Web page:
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Amy Dalrymple, Published August 26 2009

NDSU starts school year with expanded downtown campus

North Dakota State University had a test on the first day of classes: how to get more than 2,500 students downtown.

The university passed by most measures but still faces a learning curve as a bigger influx of students arrives today.

Tuesday marked the first full day of classes for NDSU, and the first day Richard H. Barry Hall in downtown Fargo was fully operational.

Early Tuesday, 80 students were at the Memorial Union waiting for a bus, which can accommodate 60 people at capacity, said Jim Gilmour, Fargo’s planning director.

Officials brought in an extra bus that was on standby, and will continue to monitor the demand, he said.

By 2 p.m. Tuesday, a new bus route added to serve the new hall and neighboring Klai Hall provided 1,500 rides. Some may have taken the bus more than once. That’s more than double the ridership of NDSU’s existing downtown route, Gilmour said.

President Joseph Chapman said traffic downtown will “ramp up” even more today because more classes are scheduled for Mondays, Wednesdays and Fridays.

Misi Fayemiwo, a graduate student in the College of Business, said it was easy for her to take a bus from the Memorial Union on the main campus to Richard H. Barry Hall.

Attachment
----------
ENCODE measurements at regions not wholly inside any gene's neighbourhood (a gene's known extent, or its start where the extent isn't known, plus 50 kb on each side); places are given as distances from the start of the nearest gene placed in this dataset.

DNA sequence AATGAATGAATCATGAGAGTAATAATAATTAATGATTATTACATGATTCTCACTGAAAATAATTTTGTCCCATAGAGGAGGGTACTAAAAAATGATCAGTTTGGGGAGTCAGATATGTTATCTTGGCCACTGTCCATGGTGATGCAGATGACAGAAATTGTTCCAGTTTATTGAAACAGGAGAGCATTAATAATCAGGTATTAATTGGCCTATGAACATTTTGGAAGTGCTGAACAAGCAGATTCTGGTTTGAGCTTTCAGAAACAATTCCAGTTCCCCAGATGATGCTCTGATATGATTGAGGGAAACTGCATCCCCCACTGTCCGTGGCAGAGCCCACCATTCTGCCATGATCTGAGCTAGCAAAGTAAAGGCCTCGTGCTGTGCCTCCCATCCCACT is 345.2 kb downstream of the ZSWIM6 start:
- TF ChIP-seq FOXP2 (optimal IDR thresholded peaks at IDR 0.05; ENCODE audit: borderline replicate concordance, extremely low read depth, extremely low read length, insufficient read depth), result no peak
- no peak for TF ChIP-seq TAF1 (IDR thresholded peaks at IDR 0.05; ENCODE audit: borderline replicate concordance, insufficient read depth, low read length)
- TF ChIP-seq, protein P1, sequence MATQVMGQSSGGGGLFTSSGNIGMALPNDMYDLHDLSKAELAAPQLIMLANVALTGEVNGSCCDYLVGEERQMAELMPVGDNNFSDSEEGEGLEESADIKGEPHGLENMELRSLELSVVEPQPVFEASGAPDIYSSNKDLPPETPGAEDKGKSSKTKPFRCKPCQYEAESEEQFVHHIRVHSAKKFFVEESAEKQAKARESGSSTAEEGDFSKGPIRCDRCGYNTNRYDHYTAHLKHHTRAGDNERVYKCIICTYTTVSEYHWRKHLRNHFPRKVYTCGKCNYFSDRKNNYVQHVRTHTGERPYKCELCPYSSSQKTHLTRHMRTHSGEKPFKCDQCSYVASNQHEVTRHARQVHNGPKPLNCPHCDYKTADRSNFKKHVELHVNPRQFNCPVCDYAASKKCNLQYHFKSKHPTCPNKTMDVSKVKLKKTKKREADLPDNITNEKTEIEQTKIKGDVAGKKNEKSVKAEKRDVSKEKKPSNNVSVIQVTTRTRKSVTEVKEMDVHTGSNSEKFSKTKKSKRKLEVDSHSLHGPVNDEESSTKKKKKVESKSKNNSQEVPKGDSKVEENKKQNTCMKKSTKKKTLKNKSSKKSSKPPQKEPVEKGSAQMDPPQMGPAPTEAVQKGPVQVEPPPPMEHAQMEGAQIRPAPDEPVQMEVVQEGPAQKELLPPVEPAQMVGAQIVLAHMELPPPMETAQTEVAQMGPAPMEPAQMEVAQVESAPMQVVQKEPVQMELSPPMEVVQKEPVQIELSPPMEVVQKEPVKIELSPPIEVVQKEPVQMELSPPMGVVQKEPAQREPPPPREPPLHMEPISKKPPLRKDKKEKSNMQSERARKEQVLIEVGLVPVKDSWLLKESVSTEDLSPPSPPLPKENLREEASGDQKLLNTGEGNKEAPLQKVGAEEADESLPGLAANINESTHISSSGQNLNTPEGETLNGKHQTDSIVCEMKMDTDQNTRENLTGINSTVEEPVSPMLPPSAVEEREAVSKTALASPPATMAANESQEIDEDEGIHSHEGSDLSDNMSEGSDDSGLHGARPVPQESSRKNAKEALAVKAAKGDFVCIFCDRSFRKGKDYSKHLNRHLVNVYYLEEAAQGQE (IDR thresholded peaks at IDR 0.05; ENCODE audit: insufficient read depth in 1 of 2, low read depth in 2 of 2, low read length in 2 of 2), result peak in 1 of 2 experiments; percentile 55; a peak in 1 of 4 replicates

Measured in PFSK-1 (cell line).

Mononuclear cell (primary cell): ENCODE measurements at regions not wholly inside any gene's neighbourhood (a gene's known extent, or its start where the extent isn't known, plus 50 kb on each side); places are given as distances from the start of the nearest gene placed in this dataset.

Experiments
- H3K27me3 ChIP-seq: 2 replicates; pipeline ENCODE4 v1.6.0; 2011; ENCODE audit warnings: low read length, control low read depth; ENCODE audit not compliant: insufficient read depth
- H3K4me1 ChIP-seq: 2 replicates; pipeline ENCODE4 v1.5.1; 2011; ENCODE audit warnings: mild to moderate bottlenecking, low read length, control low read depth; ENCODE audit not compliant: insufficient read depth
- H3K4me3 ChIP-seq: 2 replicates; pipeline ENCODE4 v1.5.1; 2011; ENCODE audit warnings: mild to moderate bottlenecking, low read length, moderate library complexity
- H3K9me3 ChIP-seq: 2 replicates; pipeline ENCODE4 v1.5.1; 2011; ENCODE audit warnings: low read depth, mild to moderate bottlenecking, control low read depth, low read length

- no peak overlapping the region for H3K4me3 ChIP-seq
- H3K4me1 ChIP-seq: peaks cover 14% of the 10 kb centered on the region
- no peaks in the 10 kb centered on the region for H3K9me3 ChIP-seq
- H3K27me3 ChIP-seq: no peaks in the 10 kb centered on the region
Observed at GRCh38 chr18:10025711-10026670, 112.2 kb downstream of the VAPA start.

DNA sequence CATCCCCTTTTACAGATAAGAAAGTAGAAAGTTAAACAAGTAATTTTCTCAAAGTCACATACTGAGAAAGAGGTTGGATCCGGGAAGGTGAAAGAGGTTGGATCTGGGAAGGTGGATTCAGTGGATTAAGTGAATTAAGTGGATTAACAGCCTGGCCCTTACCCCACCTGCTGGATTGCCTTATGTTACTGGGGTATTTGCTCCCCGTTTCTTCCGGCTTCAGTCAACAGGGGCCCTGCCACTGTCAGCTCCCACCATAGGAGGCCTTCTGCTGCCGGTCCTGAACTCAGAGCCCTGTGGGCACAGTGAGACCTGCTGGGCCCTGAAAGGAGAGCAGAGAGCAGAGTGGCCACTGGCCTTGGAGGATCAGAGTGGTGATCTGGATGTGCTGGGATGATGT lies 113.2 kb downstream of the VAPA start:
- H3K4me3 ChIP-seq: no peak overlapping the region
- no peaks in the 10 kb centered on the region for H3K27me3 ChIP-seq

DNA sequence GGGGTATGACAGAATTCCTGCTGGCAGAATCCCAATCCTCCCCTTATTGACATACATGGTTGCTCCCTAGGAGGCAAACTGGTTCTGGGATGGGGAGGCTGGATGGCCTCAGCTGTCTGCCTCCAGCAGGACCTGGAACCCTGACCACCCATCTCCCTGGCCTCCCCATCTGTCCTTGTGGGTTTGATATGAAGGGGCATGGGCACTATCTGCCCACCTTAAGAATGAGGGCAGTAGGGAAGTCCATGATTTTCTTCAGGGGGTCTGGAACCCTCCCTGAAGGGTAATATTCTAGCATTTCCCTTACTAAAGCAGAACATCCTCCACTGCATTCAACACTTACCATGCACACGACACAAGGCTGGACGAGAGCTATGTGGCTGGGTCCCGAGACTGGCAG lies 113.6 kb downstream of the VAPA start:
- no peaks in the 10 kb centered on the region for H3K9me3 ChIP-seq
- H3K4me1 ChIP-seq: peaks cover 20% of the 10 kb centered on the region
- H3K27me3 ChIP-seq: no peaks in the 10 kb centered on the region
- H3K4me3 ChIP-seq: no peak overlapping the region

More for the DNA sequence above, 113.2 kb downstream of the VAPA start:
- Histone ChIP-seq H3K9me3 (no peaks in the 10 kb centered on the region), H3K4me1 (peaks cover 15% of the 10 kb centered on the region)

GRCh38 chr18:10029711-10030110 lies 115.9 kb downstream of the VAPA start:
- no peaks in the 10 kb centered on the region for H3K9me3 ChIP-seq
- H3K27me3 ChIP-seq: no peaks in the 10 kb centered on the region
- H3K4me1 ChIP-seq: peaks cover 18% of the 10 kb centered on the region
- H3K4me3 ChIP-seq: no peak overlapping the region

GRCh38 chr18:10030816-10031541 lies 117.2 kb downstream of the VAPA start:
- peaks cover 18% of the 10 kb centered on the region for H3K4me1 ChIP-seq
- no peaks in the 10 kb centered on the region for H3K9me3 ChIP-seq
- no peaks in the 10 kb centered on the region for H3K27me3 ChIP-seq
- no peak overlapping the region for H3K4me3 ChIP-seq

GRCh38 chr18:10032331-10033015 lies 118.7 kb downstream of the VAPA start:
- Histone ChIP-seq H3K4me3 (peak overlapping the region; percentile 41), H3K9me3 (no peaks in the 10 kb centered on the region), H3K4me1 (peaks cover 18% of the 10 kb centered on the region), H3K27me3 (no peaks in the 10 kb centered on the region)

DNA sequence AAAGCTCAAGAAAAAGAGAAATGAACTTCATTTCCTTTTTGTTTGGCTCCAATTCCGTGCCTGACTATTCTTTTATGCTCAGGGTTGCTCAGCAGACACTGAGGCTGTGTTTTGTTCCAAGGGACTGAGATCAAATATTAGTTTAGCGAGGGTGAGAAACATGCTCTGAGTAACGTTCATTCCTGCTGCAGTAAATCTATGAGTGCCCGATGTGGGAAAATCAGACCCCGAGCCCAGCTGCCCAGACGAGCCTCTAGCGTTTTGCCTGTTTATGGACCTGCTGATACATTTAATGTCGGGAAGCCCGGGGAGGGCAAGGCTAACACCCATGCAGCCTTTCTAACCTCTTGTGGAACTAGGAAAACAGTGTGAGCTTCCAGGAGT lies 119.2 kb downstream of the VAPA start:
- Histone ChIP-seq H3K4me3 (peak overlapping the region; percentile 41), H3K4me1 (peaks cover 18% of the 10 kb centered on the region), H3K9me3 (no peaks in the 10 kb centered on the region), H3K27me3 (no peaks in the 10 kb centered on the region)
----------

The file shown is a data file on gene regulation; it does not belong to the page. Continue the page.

She also lives close enough that she could walk when the weather is nice.

“I’m a little apprehensive about what’s going to happen in the winter, about missing buses,” said Fayemiwo, an international student from Nigeria.

Some work continues on the $23 million Barry Hall, but most is cosmetic and won’t affect classroom activities, said Tim Flakoll, director for operations for NDSU’s downtown facilities.

Michael Kerns, a senior majoring in business, said the new facility is a big improvement over Putnam Hall, which he called an “antiquated, small, hot building.”

“The new building is awesome,” said Kerns, of Chanhassen, Minn. “It’s really impressive visually.”

Some of the technology in the building hasn’t been fully installed, such as projectors in the classrooms.

Permanent bike racks won’t arrive until later this week, so on Tuesday officials brought in temporary ones, Flakoll said.

The parking lot between Barry and Klai halls and some landscaping work were delayed after some workers were exposed to a hazardous material. That area has now been excavated, and the work on the lot will proceed.

Matt Friesz, a fourth-year architecture student who already was taking classes downtown, said some of his friends who are business majors were apprehensive about moving downtown.

“I keep telling them, ‘Once you’re down here, you’ll love it,’ ” Friesz said.


Readers can reach Forum reporter Amy Dalrymple at (701) 241-5590